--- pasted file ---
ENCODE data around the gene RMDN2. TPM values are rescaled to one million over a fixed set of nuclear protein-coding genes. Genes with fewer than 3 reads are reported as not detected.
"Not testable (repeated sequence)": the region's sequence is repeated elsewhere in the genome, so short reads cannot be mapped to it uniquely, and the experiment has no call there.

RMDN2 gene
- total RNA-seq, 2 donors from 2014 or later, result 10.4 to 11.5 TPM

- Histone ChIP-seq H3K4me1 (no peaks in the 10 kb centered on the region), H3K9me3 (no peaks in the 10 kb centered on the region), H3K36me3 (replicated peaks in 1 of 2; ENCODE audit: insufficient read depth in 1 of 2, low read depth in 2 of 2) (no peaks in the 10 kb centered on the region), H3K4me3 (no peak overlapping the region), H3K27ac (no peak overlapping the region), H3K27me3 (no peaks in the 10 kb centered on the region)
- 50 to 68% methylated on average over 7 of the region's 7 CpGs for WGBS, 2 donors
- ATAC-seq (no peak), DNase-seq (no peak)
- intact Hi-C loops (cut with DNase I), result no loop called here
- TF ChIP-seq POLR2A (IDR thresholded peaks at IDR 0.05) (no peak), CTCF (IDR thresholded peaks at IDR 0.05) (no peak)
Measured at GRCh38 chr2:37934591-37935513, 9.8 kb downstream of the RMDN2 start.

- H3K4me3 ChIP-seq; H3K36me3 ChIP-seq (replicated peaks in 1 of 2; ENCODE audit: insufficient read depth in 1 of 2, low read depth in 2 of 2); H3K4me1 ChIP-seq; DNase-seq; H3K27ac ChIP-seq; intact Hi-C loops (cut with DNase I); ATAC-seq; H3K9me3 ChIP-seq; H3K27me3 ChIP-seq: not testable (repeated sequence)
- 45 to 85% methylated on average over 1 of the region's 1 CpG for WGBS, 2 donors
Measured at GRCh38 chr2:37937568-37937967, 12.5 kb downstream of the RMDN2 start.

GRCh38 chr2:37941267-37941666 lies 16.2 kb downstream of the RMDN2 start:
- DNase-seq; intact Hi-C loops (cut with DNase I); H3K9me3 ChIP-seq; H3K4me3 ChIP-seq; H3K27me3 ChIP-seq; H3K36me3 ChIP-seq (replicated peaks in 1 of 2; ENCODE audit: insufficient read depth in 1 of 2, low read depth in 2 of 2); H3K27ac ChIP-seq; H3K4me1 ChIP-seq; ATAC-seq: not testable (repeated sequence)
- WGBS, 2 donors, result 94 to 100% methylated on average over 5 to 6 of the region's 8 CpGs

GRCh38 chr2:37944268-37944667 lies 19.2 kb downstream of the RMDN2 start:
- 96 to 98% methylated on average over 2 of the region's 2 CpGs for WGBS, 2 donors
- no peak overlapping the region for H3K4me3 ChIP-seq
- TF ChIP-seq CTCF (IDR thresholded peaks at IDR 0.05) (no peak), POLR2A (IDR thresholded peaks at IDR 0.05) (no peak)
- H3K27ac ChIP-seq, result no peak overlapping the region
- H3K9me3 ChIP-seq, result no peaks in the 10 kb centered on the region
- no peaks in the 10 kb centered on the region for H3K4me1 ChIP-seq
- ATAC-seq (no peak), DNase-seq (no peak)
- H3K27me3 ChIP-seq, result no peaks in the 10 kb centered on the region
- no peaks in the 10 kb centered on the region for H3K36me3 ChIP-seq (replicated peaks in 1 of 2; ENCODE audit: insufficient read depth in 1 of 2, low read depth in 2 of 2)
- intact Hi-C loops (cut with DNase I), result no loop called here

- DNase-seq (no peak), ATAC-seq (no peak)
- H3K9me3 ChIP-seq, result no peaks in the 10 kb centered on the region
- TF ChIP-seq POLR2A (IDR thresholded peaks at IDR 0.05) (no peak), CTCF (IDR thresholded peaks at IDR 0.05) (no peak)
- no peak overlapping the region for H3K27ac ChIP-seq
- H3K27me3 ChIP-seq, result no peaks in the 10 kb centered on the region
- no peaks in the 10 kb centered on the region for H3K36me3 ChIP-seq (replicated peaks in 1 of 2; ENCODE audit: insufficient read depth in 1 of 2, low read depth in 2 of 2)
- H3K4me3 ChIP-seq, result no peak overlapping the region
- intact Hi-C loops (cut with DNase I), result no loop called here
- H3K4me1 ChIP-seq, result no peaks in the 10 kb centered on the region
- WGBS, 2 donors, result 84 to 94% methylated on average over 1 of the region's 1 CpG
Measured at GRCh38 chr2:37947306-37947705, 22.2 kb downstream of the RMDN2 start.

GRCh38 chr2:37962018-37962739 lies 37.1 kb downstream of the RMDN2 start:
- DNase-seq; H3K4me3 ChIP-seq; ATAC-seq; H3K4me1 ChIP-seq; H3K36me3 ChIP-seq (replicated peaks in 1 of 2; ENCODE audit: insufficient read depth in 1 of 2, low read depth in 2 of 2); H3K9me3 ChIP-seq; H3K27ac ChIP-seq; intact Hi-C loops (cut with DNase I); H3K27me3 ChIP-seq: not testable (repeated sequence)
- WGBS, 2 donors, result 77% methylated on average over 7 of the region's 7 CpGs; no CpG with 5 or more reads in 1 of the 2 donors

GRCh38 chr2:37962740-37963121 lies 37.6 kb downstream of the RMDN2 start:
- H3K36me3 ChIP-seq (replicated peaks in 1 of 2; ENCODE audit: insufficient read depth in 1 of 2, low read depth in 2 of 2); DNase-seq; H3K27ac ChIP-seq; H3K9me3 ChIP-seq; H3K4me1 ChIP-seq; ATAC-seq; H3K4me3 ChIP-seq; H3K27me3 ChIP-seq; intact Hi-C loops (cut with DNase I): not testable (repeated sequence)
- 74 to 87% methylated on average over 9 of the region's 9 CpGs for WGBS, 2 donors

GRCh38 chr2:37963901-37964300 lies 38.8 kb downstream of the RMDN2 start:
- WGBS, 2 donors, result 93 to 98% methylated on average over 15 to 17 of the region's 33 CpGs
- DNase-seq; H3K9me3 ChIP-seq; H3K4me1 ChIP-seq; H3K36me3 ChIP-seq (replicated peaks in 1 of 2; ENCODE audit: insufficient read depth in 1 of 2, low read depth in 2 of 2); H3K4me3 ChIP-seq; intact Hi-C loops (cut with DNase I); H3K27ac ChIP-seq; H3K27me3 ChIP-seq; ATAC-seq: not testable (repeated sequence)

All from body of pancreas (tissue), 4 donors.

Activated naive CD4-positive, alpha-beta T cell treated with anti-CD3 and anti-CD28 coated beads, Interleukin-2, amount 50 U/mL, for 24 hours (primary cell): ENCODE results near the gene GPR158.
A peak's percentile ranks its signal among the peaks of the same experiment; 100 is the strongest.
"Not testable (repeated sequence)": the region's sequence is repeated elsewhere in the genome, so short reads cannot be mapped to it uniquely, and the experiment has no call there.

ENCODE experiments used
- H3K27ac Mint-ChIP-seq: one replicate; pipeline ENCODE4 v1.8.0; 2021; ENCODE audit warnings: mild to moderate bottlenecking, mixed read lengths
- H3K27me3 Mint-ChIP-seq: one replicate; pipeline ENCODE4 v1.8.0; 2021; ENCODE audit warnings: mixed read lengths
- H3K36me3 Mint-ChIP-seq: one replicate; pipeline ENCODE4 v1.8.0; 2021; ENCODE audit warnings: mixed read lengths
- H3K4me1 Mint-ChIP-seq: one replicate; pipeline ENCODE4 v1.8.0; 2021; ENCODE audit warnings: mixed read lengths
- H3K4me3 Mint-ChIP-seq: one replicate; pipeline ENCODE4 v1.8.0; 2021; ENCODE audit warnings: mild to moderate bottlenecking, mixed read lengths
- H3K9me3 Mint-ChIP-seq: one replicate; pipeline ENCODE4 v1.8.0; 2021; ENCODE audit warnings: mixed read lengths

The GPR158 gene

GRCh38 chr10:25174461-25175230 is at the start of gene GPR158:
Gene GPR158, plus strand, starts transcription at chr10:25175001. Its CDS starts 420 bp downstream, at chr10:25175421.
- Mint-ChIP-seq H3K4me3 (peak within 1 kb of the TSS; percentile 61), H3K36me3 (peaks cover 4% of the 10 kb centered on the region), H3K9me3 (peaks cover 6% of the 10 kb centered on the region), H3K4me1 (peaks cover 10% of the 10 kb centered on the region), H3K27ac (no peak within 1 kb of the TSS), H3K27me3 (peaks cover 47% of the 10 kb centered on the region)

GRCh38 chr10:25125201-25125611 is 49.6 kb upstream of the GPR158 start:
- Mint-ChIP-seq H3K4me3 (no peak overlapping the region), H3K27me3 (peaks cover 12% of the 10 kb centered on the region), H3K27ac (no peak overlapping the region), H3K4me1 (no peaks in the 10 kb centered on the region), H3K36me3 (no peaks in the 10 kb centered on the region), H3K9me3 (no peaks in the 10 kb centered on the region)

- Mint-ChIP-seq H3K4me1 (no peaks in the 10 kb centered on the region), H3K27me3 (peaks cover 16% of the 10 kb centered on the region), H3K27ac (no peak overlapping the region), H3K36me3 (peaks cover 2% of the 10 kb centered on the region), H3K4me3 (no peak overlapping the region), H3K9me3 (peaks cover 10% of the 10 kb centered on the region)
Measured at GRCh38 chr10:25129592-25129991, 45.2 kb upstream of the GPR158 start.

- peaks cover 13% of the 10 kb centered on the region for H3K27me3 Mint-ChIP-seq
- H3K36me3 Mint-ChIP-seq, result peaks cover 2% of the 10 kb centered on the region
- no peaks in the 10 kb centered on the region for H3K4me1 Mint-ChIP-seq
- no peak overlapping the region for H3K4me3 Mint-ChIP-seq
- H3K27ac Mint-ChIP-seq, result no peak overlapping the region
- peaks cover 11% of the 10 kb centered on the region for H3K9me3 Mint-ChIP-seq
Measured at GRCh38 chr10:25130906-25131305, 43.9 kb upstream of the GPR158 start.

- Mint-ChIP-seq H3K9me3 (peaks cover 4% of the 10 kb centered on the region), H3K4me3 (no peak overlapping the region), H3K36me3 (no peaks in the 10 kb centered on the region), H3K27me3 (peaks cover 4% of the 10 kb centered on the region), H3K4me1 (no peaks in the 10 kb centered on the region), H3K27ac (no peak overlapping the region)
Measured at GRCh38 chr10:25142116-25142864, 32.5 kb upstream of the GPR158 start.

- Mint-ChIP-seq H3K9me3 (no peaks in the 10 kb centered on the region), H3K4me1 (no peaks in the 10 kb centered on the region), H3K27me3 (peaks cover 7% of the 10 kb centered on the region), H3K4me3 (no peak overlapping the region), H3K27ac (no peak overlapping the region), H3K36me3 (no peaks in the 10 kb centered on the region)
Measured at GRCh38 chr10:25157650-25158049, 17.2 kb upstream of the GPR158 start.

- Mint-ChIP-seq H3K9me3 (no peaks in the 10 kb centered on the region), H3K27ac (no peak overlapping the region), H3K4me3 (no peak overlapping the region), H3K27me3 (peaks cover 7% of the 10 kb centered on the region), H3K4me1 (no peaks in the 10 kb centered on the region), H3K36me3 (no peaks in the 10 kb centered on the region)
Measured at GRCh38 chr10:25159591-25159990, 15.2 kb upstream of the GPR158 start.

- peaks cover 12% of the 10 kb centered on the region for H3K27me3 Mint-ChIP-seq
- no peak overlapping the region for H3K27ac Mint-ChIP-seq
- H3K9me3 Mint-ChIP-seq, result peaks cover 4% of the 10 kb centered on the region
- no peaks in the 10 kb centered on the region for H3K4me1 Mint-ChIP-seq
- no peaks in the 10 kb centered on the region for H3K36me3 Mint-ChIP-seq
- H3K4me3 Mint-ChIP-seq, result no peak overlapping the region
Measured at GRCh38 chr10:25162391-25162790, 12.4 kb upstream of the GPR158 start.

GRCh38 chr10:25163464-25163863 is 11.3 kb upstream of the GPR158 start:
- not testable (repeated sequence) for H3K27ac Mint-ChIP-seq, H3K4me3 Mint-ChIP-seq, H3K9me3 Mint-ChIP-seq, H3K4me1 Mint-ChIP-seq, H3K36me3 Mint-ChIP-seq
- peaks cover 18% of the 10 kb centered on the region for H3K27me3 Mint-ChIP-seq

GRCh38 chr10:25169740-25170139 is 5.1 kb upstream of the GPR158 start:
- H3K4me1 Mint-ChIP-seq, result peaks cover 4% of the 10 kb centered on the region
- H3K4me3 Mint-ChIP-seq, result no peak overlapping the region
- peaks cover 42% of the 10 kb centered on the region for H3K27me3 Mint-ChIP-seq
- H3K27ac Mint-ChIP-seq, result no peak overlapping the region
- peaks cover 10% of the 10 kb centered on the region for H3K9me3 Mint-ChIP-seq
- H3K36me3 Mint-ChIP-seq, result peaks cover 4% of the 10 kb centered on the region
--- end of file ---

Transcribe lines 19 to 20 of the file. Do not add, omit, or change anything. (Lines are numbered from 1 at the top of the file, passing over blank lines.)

- no peak overlapping the region for H3K4me3 ChIP-seq
- TF ChIP-seq CTCF (IDR thresholded peaks at IDR 0.05) (no peak), POLR2A (IDR thresholded peaks at IDR 0.05) (no peak)